Parliamentary Replies
Published Date: 08 July 2002

Reply to PQ on Consumer Credit Bureau

Date: For Parliament Sitting on 8 July 2002


To ask the Deputy Prime Minister and Minister for Finance what are the conditions imposed by the Monetary Authority of Singapore for the use of personal financial data of customers in the setting up and operation of the Consumer Credit Bureau by the Association of Banks in Singapore.


1  There has been an active public debate on the establishment of the credit bureau1, and particularly on confidentiality. Many Singaporeans are concerned that the credit bureau will lead to a dilution in confidentiality of banking information. They fear2  that commercial banks, with the help of the bureau, will have access to client information about the state of his or her finances that they were not privy to before. These are reasonable concerns and deserve to be addressed squarely.

2 The Banking Act provides the legal framework on the use of customer information. This provision is found in paragraph 7 of Part II of the Sixth Schedule. Banks are only permitted to disclose credit-related information to the recognised credit bureau such as personal details, the type and number of credit facilities granted, repayment trends and bankruptcy records.  Banks are not allowed to disclose deposit information. This includes any funds, safe deposit boxes or safe custody arrangements of a customer under management by a bank. This is an important distinction between credit information and deposit information. The credit bureau and other MAS approved institutions participating in the bureau will only have access to a customer's credit history.  The purpose for such access is restricted to the assessment of credit-worthiness of customers, and further disclosure to any other person is prohibited.

3  Furthermore, a credit bureau that the banks want to use must demonstrate its ability to address financial privacy concerns competently, and to discharge its role effectively in providing accurate reports. MAS will only recognise and gazette the credit bureau when the concerns are adequately addressed, possibly in the form of a written code of conduct for the bureau. 

4 Should a credit bureau fail to maintain the high standards expected of it, MAS will not hesitate to cancel its recognition of the bureau. Once this happens, it becomes illegal for banks to provide customer information to the credit bureau.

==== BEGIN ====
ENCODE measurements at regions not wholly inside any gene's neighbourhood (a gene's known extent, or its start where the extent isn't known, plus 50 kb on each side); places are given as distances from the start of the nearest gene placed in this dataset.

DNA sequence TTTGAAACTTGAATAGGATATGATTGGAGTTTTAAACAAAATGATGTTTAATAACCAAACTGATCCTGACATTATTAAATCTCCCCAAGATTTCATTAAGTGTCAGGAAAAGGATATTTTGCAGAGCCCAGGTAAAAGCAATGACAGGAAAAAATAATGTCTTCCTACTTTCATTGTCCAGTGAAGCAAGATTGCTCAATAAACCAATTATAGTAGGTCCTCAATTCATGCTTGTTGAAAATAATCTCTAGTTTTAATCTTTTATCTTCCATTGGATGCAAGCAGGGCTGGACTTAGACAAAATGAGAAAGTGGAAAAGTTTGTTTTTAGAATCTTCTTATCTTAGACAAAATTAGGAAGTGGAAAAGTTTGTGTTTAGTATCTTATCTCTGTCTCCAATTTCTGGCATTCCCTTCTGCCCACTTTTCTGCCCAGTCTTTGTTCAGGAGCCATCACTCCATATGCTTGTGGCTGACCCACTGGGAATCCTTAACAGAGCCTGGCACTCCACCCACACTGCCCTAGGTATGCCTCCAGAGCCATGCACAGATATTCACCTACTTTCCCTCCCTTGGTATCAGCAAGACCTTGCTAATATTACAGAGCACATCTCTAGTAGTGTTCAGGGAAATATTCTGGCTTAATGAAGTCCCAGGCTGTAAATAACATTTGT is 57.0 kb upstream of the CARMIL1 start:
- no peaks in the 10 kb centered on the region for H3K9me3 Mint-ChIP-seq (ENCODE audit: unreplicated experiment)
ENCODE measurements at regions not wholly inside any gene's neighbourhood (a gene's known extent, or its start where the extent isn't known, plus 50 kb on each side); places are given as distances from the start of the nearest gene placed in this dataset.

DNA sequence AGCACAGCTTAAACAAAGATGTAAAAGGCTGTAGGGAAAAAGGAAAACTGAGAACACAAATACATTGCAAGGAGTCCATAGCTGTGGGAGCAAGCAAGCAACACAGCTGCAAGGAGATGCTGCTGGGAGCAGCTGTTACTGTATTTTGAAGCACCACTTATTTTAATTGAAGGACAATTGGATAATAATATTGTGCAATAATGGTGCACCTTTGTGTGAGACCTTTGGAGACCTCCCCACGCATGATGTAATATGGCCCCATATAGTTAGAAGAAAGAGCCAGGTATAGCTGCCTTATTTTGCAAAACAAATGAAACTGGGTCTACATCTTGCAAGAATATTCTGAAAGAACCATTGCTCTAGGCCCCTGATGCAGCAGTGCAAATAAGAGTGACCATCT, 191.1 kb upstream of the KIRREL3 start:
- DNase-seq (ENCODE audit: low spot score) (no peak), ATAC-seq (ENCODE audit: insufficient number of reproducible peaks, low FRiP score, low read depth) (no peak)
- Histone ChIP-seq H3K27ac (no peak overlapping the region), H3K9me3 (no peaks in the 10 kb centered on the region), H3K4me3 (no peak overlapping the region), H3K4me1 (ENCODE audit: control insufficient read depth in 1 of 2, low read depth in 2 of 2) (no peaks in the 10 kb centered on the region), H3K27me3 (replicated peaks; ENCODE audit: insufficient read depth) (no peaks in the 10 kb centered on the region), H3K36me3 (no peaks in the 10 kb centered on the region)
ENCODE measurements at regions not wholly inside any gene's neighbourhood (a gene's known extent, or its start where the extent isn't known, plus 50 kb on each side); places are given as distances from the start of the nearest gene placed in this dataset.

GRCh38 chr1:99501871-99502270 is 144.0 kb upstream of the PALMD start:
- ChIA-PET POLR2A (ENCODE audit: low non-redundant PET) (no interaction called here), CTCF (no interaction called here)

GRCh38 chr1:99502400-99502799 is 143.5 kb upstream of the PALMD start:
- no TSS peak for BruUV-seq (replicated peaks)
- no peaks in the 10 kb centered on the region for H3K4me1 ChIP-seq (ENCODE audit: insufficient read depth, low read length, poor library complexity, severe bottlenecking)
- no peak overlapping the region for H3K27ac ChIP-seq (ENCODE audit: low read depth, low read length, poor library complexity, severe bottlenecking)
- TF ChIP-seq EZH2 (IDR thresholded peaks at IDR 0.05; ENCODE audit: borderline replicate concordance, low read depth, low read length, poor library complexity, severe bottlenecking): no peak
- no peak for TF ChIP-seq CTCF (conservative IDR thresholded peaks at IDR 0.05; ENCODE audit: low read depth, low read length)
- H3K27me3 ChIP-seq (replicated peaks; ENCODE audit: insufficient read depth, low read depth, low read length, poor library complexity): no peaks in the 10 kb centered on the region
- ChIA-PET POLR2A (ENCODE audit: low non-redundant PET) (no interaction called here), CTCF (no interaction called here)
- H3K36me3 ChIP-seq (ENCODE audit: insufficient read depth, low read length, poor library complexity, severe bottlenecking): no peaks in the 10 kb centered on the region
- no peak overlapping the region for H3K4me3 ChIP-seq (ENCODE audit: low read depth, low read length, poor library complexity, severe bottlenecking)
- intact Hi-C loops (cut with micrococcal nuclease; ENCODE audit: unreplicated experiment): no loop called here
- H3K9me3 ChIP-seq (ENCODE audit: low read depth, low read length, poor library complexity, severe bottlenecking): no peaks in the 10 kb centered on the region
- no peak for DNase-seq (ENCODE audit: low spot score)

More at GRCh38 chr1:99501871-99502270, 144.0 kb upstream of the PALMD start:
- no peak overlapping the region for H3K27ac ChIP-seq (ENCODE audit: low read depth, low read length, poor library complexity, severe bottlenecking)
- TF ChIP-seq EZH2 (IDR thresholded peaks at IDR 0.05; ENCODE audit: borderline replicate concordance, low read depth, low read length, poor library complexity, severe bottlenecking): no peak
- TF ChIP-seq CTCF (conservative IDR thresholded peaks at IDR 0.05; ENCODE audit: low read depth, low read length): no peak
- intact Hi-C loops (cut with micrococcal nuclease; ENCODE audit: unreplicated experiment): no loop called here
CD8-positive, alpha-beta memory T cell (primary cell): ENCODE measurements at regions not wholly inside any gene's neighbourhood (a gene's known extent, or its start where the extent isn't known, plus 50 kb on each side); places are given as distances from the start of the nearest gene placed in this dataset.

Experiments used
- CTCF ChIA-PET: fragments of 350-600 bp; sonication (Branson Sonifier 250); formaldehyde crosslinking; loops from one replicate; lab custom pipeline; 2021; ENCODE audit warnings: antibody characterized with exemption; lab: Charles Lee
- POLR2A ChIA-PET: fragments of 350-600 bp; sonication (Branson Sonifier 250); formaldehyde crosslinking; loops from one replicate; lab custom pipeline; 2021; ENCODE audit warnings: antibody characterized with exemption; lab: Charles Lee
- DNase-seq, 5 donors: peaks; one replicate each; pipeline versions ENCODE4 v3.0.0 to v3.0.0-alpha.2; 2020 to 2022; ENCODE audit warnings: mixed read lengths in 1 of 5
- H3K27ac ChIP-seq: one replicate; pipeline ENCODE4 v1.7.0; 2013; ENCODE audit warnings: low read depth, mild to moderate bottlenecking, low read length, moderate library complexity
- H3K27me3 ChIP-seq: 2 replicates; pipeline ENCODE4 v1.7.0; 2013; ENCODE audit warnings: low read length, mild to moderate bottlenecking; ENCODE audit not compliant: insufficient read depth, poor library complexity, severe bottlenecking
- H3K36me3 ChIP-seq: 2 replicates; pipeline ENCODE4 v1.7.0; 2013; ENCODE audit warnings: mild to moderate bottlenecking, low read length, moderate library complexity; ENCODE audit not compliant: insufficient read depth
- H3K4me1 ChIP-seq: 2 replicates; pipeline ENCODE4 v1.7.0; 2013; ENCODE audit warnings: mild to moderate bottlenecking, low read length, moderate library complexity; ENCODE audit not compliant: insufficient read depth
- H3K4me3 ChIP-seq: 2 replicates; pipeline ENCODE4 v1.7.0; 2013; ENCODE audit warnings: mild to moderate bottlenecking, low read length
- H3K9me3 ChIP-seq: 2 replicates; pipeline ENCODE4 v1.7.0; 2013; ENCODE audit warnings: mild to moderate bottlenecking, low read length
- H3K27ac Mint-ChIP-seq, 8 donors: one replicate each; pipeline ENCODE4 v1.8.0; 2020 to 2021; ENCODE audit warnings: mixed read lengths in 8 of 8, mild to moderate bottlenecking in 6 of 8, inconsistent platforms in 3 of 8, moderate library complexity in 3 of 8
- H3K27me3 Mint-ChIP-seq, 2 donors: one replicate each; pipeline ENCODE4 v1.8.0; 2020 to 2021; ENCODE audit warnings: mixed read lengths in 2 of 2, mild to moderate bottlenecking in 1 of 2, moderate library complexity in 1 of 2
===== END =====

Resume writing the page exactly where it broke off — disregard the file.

5 MAS recognises that the consumer credit bureau has an important role to play in the financial industry.  With the establishment of a credit bureau, members will have more information to anticipate potential bad debt situations before they occur. They will be able to better manage their overall level of bad debt3.  Studies have also shown that credit bureaus in other countries have enabled credit providers to differentiate between customers, and manage and price them accordingly.

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1 Consumer credit bureaus are not new and have been established in most developed countries for some time; Europe in the '60s, US in the '70s, Hong Kong and Australia in the '80s and '90s. They are generally private sector-led initiatives encompassing both positive and negative information.

2 From 24 May to 21 June 2002, about 1800 queries on the bureau were received after the nine participating retail banks sent out 1.64 million notification letters informing customers about the disclosure of information to the bureau. Only 24 account terminations were recorded after efforts were taken by the banks to explain and assuage concerns.

3 For the first Quarter of 2002, total bad debt written off increased by 59% to $23.9 million compared with the same period in 2001. Comparatively, credit card billings rose 5.6% to $2.8 billion. Total card billings have increased 23.7% since 1999, reaching a high of $11.1 billion in 2001.